My great uncle always said that as soon as he saw my great aunt’s hands, he was in love, but he also regularly gave dinner table speeches fueled by a few glasses of Johnny Walker Black, saying things like, “Don’t marry for love, marry for friendship because love runs out.”
Their love stories may be different, but both of the Karhan women chose partners who treated them exactly how they wanted to be treated. And that’s what most girls who dream of “Prince Charming” really want.
Did growing up around their marriages give me unrealistic expectations and standards for the men I date? Very possibly. But I’d rather have high standards than spend time dating a guy who doesn’t love me for who I am.
In recent years, I’ve found myself surrounded by “feminist” discourse that seems to criticize women who choose to be stay-at-home moms, or choose to take a back seat while their husband chases his dreams, etc. Because I don’t necessarily want to follow any of these avenues, it’s been all too easy for me to join in on the shaming discourse.
The women in my family—and not just the Karhan women—have shown me that feminism isn’t about choosing to be the breadwinner, or choosing not to have kids, or choosing to put yourself and your career goals first. Instead, it’s about choosing a role that will make you the happiest. It’s about having the right to make your own choices so you can have the kind of life you want to lead.
Unfortunately, this choice isn’t always easy, and the grass is always greener on the other side. My great aunt and grandmother, unfortunately, have always had a bit of tension between them due to their different paths. While my great aunt would have loved being a mom like my grandmother, she ultimately was unable to have kids (and treats my sisters and me like the daughters she never had). My grandmother wanted a successful, powerful career like my great aunt, but the law degree she obtained in Turkey was useless once she moved to the U.S.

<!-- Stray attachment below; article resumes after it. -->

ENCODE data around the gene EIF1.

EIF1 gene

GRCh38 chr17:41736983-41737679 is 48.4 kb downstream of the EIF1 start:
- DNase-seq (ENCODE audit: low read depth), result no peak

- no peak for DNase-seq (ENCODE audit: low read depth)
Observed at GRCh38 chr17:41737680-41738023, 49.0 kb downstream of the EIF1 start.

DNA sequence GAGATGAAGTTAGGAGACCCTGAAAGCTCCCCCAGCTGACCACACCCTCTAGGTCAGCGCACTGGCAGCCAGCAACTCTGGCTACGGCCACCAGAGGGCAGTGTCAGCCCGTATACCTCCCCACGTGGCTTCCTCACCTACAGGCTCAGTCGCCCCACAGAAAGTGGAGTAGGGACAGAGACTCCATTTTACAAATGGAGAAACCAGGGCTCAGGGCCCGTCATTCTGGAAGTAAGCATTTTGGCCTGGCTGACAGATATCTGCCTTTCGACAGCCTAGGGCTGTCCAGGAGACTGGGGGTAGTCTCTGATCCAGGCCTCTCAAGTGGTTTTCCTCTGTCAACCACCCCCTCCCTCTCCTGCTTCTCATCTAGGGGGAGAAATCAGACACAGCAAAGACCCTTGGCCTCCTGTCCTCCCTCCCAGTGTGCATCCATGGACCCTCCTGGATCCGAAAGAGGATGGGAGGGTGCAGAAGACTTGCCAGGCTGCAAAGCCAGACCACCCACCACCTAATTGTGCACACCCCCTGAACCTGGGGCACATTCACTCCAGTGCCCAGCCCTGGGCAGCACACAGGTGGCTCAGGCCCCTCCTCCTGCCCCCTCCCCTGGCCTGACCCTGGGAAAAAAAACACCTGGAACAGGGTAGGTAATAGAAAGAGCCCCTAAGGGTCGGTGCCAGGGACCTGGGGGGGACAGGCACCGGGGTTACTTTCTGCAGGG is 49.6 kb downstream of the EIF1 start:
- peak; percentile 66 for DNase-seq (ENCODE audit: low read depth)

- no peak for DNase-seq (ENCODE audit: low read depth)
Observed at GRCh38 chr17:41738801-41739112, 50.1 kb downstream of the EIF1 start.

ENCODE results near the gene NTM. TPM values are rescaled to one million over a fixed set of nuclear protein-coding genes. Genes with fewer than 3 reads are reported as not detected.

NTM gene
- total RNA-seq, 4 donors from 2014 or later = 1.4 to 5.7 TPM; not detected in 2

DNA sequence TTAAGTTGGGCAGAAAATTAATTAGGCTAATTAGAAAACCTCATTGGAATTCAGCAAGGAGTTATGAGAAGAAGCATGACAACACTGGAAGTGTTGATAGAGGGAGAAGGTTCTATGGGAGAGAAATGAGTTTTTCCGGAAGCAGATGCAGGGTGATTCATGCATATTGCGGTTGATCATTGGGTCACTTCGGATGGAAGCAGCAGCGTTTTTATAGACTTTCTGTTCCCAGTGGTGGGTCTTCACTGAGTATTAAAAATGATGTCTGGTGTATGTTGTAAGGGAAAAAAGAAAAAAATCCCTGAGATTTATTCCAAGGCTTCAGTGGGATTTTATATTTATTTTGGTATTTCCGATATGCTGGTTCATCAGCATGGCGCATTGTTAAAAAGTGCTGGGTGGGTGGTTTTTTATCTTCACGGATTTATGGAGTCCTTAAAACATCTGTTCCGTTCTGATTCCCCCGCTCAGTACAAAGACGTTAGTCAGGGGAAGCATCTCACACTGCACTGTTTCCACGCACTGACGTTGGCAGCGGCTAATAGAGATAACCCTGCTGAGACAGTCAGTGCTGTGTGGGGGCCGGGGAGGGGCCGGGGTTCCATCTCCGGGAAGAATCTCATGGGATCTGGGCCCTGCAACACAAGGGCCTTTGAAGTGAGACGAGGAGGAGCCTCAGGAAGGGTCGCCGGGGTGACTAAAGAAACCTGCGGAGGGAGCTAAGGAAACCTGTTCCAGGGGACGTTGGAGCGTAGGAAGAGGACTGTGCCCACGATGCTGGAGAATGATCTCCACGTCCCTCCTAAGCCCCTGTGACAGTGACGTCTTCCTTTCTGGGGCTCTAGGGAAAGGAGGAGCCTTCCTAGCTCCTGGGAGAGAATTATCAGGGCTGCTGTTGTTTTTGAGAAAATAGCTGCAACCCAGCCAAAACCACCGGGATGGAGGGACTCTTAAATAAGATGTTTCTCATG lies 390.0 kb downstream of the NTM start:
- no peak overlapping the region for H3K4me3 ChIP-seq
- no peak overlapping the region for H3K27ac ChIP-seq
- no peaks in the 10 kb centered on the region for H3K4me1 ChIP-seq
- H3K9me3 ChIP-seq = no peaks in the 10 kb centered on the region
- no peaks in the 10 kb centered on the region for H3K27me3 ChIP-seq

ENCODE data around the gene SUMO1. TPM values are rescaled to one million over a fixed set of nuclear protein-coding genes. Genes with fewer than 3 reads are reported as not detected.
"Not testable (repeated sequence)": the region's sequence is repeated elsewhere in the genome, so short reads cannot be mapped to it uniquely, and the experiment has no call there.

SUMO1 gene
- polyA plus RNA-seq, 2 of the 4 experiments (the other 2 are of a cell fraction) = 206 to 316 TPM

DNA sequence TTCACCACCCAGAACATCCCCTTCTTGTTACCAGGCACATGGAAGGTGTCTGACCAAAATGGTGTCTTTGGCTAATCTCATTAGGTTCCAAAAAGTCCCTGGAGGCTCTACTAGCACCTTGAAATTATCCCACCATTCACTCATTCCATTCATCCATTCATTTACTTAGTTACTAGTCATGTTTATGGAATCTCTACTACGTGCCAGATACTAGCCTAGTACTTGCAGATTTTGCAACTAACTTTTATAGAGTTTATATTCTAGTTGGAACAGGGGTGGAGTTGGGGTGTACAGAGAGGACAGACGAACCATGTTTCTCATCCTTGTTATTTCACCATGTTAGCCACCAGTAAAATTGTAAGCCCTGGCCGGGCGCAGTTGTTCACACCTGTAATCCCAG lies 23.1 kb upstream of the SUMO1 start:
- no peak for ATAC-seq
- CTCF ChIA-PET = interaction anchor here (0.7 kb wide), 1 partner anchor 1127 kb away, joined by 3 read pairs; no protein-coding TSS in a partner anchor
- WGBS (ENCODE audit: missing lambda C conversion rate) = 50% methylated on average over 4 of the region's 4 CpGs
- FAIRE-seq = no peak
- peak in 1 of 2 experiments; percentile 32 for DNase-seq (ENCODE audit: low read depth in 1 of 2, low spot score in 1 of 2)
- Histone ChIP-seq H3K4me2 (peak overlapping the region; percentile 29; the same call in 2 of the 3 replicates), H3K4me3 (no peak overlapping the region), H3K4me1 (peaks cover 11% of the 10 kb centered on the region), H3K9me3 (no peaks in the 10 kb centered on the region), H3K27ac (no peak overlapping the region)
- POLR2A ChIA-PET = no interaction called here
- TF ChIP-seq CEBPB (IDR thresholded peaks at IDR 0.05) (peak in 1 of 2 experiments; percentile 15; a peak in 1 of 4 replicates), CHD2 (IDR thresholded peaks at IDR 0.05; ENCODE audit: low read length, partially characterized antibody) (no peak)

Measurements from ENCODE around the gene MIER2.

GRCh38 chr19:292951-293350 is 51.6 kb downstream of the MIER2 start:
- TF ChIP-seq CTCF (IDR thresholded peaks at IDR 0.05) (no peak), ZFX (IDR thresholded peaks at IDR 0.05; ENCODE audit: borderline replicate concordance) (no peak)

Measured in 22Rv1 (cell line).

It upsets me that, even in their old age, this tension causes them to still be petty with each other. But it’s also a realistic portrayal of how women are treated in our society. We are pitted against each other for choosing one of the two options that our culture seems to offer us, and I’ve seen firsthand what you may be forced to sacrifice if you choose one path vs. the other.
Regardless of what I end up doing with my life, their influence has shown me that obtaining a “traditional” college degree doesn’t mean you have to be a boring, suit-wearing, woman (I’ll be completing my MBA in a few months). Choosing to have three kids doesn’t mean that you’re doomed to a lifetime in the cult of domesticity and “traditional” housewifery (I’m still unsure of my stance on having kids).
As a woman in 2019, I don’t really know if I believe in the concept of “having it all.” But I do believe in the concept of having the space to figure out what I want.